All the saber-tooth cats were well adapted for their way of life, and their design was frozen almost as soon as they appeared. It is said imitation is the sincerest form of flattery, and in the case of saber-tooth cats, it must be so.

Several times during the age of mammals, lineages of true cats adapted to this mode of life and became "false saber-tooths." In South America, where all mammalian carnivores were once marsupials (animals which carry their young in pouches), there was a marsupial saber-tooth that nearly out-sabered Northern Hemisphere types. The saber-tooth, perhaps, symbolizes Rancho La Brea to most people, not only because of its numbers, but because of its exotic form and its (perhaps unwar­ranted) reputation as a mighty hunter.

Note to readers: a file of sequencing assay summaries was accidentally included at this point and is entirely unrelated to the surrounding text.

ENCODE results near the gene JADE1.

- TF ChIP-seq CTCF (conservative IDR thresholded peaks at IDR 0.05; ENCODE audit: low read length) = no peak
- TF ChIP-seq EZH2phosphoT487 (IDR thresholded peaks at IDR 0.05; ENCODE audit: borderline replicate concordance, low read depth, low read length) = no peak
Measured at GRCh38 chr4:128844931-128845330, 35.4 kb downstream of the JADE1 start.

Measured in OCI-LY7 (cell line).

Outnumbering saber-tooths were Dire Wolves. Packs of them roamed southern California by the thousands. Slightly smaller than the northern timber wolf, the Dire Wolf ranged through North America for thousands of years. Fossils have been found as far east as Kentucky and as far south as Mexico City. Leg proportions indi­cate it was not as swift a runner as the modern timber wolf, and thousands of individuals in the asphalt pits suggest the great packs were scavengers when given the chance. The common coyote also ranged the Los Angeles basin and frequented Rancho La Brea. Only minor differences separate it at the sub-specific level from the living species, the familiar singer of the Amer­ican West.